A Response to Tipler's Omega-Point Theory

G. F. R. Ellis

Department of Applied Mathematics, University of Cape Town,
Rondebosch, 7700, Cape Town, South Africa.

W. R. Stoeger 

Vatican Observatory Research Group, Steward Observatory,
University of Arizona, Tucson, Arizona  85721 U. S. A.


Frank J. Tipler's Omega-Point Theory claims to be a purely scientific theory which adequately accounts for the existence of an evolving personal God who possesses traditional divine attributes and in virtue of whom we enjoy free will, personal immortality, the prospect of resurrection from the dead, and the action of the Holy Spirit in our lives, among other things. Here we present a critique of that theory, concentrating on its principal flaws, which are philosophical, not scientific. They include arbitrarily endowing an abstract geometrical construction (the causal boundary) -- which may or may not eventually come into existence -- with personal and divine characteristics (through a misuse of language), failing to acknowledge the limitations of physics, and making unwarranted assumptions concerning the character and necessity of life in the universe.

Tipler's Programme

In a series of papers and articles [1-5], and now in a book [6], Frank J Tipler develops what he calls the Omega-Point Theory, which he presents as ``a purely scientific theory for an omnipresent, omniscient, omnipotent evolving personal God who exists necessarily and who is both transcendent to space-time and immanent to it" [6]. Supposed consequences deriving from it are free-will, personal immortality, the resurrection of the dead, grace and the action of the Holy Spirit, heaven, hell, and purgatory. All of these, it is claimed, emerge as physical-mathematical concepts, or inevitable consequences of them.

As a physicist and a mathematician Tipler demonstrates an active and imaginative control over many areas of contemporary science, particularly quantum field theory, gravitational physics and cosmology, and information theory. However there are glaring scientific, philosophical, and theological flaws in his construction of the Omega Point theory, and particularly in his extension of its argument beyond the physical in an attempt to cover the personal, philosophical, and theological areas of reality.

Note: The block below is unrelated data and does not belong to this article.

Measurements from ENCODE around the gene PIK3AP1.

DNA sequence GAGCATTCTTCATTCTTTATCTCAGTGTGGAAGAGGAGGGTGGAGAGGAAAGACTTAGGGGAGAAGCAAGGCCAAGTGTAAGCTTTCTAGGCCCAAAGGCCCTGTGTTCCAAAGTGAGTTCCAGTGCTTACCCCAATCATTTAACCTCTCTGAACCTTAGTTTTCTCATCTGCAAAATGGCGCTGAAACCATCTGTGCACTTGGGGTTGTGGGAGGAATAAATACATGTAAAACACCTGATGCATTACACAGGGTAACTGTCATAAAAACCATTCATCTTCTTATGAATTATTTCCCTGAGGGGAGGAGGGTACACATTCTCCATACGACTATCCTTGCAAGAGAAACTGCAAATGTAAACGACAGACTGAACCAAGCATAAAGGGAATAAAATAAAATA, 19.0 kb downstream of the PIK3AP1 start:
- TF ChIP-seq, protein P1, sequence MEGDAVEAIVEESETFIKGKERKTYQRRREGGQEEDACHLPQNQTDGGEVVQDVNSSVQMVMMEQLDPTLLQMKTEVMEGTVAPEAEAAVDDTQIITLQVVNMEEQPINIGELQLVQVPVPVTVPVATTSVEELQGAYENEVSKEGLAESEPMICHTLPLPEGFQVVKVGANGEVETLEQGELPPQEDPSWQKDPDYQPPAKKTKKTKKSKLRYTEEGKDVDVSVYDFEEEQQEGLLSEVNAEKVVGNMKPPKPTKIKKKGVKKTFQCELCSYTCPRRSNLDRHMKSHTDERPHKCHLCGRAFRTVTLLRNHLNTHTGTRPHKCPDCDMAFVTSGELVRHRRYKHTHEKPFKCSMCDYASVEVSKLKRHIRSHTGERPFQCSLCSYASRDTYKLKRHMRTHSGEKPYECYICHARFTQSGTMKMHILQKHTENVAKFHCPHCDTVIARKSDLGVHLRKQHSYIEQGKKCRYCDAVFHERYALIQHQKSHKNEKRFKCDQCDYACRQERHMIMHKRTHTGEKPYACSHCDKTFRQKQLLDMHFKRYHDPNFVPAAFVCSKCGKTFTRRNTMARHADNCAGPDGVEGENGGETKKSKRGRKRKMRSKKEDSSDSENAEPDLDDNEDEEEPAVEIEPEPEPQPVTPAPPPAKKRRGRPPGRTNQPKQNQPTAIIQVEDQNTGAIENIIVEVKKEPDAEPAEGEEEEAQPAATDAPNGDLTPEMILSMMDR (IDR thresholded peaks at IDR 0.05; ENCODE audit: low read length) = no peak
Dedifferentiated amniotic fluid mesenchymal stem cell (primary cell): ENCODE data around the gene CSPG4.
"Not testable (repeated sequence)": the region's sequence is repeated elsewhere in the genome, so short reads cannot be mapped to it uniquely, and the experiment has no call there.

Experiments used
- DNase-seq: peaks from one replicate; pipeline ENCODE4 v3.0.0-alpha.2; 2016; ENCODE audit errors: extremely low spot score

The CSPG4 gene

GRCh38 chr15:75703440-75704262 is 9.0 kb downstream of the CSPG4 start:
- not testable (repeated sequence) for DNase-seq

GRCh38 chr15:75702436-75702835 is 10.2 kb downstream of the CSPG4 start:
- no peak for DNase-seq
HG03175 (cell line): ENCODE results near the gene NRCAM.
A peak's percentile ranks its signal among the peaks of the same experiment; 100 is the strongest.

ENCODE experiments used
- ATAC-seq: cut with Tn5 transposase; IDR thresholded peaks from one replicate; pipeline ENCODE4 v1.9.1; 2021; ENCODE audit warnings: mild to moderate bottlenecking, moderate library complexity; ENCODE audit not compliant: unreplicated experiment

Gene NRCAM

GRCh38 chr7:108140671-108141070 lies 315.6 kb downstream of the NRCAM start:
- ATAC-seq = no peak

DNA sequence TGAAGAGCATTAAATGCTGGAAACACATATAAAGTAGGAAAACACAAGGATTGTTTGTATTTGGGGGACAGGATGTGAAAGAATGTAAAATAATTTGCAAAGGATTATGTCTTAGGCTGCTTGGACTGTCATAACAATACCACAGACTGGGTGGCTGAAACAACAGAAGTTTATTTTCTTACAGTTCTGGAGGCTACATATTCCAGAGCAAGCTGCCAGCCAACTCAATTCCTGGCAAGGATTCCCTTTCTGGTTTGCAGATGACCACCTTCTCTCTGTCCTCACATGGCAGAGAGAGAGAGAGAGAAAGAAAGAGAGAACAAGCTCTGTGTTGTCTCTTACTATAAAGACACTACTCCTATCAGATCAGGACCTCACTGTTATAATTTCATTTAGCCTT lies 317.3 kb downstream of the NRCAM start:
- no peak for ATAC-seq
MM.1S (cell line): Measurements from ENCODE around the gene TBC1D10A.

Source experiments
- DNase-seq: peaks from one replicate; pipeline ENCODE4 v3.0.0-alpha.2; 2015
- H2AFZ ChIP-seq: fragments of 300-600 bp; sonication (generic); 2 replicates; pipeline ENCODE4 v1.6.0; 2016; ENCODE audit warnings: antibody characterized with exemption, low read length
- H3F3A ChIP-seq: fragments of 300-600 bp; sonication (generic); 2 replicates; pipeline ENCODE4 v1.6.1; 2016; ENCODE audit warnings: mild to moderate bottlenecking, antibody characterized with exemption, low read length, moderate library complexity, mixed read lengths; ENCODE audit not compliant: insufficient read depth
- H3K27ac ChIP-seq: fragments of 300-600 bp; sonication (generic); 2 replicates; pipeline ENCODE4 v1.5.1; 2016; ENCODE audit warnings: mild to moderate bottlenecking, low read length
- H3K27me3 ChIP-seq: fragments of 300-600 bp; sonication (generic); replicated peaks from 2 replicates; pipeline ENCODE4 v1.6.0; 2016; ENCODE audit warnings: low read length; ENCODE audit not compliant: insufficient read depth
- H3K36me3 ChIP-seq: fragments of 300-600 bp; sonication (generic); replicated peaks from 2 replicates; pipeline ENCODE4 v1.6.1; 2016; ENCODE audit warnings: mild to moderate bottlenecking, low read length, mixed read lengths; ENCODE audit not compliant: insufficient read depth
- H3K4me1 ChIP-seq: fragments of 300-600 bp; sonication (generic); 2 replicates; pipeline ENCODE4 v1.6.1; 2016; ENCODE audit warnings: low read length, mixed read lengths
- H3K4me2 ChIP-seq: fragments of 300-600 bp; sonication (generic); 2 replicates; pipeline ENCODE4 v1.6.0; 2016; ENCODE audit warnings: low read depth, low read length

Many reviewing Tipler's Omega-Point theory have found it difficult to accept, and indeed most find it farfetched (see for example Martin Gardner's comments [7]). Why then the present reconsideration of this theory? This is because on the one hand some writers, including a theologian of major stature, Wolfgang Pannenberg, have taken Tipler's work seriously [8], and reputable journals and publishers are continuing to accept Tipler's manuscripts on this topic for publication, despite their obvious shortcomings; and on the other, a major publicity campaign is at present being run internationally to promote his book (Ref. [6]). As a result, there is the very real danger that the uncontrolled speculation represented by the Omega-Point Theory will drag both serious scientific research and serious theological research into disrepute in the public eye, and also will damage important new discussions which have recently begun between scientists and theologians.

It is difficult for the non-specialist to `zero-in' on the fundamental errors in the Omega Point Theory - there is an extensive technical fabric cloaking the theory, which, though questionable at many points, provides the impression of serious scientific scholarship. But the principal flaws are not technical. In this paper we specify major fallacies in Tipler's approach: scientific, philosophical, and theological, leaving aside secondary technical issues (some of which have been answered elsewhere [9]). In the light of this analysis, the Omega Point theory is seen to be based on uncertain physics pushed far beyond the limits of its applicability. Its principal components are grounded in assumptions which are attractive but unsupportable, and in a geometrical-physical construction (the Omega-Point) which is arbitrarily endowed with divine attributes through linguistic misappropriation.